Iceland is ending an eventful year in a political quagmire, left without a government for two months after the Panama Papers scandal and a snap election reflecting deep divisions in the island nation.
“In recent years we thought we were seeing the craziest, but we were proven wrong every time -- Iceland found ways to be even crazier,” a parliamentary assistant from the Icelandic opposition said on April 6, seeing a government in tatters hesitate on its next move.
Former prime minister Sigmundur David Gunnlaugsson had resigned the day before over revelations of his holdings stashed away in a tax haven.
This prompted demonstrations for six consecutive days with protesters shouting “Elections right away! Elections right away!” while striking metal fences in front of Iceland’s parliament.
The anti-establishment Pirate Party was pushing at the gates of power -- but they never opened.
The government said it would wait six months to hold a snap election, triggered by the latest scandal in a country that had seen its share already after the 2008 financial meltdown.
The outcome in October dashed the hopes of a clear-cut exit to the political crisis. Neither the left, the right, nor the centre had a majority.
Efforts to form a coalition were paralysed by everyone’s refusal to deal with Gunnlaugsson’s centrist Progressive Party, which won eight of the 63 seats.
Back to square one
Journalist Johannes Kristjansson, the only Icelander to have access to the Panama Papers, had been bewildered when he saw how many politicians were listed in the documents. Two months after the election he commented: “They were all re-elected.”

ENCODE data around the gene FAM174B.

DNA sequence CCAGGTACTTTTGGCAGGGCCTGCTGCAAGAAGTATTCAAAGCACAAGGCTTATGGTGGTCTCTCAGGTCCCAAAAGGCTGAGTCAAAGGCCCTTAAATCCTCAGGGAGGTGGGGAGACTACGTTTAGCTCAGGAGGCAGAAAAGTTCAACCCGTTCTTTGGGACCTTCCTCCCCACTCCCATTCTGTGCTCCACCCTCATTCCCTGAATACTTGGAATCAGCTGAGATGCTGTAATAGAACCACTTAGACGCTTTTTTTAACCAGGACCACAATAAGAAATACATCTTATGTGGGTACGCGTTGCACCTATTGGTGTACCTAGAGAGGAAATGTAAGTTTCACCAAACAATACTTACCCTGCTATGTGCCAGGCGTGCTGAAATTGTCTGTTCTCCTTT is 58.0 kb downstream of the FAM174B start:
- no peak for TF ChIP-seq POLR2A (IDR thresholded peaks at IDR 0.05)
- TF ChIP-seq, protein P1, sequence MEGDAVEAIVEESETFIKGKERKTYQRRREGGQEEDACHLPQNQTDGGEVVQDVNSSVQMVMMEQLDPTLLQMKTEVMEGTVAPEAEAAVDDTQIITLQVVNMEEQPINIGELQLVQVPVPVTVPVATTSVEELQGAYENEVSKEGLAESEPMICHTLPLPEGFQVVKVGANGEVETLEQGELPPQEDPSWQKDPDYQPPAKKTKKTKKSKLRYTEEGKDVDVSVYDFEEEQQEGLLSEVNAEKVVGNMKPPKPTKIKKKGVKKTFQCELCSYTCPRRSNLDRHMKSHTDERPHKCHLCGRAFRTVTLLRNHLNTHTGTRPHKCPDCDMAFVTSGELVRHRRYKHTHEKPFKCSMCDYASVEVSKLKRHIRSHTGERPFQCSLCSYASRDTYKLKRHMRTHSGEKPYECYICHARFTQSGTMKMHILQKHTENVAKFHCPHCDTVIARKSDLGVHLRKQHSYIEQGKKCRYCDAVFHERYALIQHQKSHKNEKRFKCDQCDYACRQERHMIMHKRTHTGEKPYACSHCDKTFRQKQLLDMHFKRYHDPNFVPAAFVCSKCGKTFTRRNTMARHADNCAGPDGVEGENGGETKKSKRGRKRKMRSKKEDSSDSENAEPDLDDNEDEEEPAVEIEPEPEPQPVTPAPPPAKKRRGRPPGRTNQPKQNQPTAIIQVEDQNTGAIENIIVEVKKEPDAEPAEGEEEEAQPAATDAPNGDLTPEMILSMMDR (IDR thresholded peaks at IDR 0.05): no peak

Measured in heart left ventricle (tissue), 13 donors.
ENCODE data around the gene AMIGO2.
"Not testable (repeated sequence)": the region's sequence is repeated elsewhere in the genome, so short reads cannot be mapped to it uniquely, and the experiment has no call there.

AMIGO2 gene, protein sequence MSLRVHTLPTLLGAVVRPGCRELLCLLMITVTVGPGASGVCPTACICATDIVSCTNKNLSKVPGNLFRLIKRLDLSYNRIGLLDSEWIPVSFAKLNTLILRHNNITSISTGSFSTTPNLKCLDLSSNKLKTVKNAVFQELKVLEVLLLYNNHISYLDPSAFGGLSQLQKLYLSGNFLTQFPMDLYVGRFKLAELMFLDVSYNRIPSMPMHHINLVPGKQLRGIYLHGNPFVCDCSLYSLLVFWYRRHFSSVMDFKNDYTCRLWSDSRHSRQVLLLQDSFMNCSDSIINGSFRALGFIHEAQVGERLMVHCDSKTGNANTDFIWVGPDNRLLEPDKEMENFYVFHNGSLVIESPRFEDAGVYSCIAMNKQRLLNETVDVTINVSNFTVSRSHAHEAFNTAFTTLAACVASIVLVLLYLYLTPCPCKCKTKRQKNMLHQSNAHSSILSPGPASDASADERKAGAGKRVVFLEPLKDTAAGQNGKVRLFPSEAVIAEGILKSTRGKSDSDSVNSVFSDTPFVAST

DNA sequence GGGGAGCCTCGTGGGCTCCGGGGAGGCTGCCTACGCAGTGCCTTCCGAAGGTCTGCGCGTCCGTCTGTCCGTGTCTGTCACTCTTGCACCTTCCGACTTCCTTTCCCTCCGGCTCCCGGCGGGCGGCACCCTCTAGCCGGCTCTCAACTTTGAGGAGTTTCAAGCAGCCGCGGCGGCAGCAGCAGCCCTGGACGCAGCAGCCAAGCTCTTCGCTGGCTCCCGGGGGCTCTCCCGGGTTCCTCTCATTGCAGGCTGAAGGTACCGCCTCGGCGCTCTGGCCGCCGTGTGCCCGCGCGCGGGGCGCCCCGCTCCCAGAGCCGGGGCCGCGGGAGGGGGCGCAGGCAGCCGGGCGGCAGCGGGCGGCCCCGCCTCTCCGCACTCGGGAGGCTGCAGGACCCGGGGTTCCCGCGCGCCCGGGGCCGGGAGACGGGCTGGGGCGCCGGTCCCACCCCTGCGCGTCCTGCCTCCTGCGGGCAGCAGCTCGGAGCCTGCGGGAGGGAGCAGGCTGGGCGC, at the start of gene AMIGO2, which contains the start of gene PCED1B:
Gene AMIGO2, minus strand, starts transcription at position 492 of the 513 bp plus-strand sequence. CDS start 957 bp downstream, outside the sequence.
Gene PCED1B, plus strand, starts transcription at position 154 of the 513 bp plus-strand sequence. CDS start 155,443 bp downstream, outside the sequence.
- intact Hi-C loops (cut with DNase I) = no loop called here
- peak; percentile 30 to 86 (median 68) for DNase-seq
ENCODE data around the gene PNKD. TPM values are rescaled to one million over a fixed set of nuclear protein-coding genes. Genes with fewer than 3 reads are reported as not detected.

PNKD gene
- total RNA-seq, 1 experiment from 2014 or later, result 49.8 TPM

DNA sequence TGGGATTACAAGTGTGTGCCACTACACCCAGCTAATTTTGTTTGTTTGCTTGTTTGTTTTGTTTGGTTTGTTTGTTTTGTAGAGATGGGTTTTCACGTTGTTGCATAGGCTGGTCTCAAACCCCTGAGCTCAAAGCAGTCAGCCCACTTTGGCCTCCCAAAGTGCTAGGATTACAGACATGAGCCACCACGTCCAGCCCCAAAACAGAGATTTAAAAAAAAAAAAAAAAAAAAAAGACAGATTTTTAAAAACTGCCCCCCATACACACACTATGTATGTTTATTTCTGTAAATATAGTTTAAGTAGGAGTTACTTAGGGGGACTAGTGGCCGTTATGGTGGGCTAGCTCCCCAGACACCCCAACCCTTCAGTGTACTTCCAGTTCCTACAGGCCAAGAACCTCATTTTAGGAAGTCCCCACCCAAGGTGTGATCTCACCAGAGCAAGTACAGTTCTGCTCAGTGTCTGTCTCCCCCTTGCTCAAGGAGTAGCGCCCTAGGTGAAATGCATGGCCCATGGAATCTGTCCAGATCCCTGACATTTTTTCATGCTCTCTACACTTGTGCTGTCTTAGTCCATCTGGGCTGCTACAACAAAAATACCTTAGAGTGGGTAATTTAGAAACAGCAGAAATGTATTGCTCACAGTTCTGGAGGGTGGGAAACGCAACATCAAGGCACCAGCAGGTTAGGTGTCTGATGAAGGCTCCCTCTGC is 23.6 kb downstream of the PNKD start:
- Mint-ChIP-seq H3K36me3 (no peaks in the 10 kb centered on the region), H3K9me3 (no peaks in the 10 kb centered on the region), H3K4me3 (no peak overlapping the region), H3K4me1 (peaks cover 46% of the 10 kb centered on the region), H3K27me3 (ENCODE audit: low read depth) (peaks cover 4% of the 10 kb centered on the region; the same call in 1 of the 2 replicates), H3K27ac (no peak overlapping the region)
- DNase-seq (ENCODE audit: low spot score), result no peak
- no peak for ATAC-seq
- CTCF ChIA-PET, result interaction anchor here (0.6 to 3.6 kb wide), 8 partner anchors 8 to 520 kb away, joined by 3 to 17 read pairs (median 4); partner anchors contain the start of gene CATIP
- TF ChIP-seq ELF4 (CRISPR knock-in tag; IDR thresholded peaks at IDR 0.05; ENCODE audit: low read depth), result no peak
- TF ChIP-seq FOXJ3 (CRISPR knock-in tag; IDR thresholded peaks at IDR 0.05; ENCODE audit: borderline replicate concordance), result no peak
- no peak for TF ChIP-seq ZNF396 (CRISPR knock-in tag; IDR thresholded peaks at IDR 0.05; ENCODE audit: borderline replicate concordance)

Icelandic finance minister Bjarni Benediktsson, who had set up an offshore company in the Seychelles, even saw his party, the Conservatives, win the most seats, with 21. Gunnlaugsson is still an MP.
The “Pirates” revolution did not take place. Instead, the 2017 budget, adopted days before Christmas, was a compromise between the outgoing government’s bill and concessions to other parties.
To form a new cabinet, “several formal and informal talks have taken place without leading to anything, and no one knows yet what will emerge,” the daily Frettabladid wrote Friday.
In November, the right first tried its luck with the centre, without any success. So did the left.
Even the sworn enemies, the Independence Party and the Left-Green Movement, made an attempt. The Pirate Party, given a mandate by the president in December, failed as well.
In the last days of 2016, it was back to square one with the right renegotiating with centrists.
But it was not a lost year for the Nordic nation, also known for its breathtaking landscapes.
Its economy is flourishing with growth expected to reach five percent, after 4.2 percent in 2015. Unemployment has virtually disappeared. Incomes are rising fast. Construction is booming.
Iceland has become a hot spot for tourists from Britain, the US, Asia or Germany, at almost any time of the year, fuelling the creation of thousands of jobs and generous spending.
Although no government has emerged yet, at least a new head of state did. When Olafur Ragnar Grimsson retired after a record of five mandates, Gudni Johannesson, a 48-year old academic, was elected in June.
This year also saw an unforgettable experience for the football team which played its first major international tournament in France in June.
In the Euros, Iceland not only saw a draw with Portugal (1-1), who went on to win the tournament, but beat Austria in the last minute (2-1) before shocking England (2-1) in what was described as a “humiliating” defeat by the British press.
Thousands of Icelanders took to the streets in the capital Reykjavik. This time, they were celebrating.